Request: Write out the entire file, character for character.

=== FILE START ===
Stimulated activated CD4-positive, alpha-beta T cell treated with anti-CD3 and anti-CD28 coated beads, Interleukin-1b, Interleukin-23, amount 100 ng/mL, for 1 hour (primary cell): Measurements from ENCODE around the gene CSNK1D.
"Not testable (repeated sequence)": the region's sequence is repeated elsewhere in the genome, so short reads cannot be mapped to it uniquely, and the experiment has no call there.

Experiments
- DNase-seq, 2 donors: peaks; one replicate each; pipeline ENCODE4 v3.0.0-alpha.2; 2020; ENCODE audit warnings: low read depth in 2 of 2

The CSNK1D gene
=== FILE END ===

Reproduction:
Stimulated activated CD4-positive, alpha-beta T cell treated with anti-CD3 and anti-CD28 coated beads, Interleukin-1b, Interleukin-23, amount 100 ng/mL, for 1 hour (primary cell): Measurements from ENCODE around the gene CSNK1D.
"Not testable (repeated sequence)": the region's sequence is repeated elsewhere in the genome, so short reads cannot be mapped to it uniquely, and the experiment has no call there.

Experiments
- DNase-seq, 2 donors: peaks; one replicate each; pipeline ENCODE4 v3.0.0-alpha.2; 2020; ENCODE audit warnings: low read depth in 2 of 2

The CSNK1D gene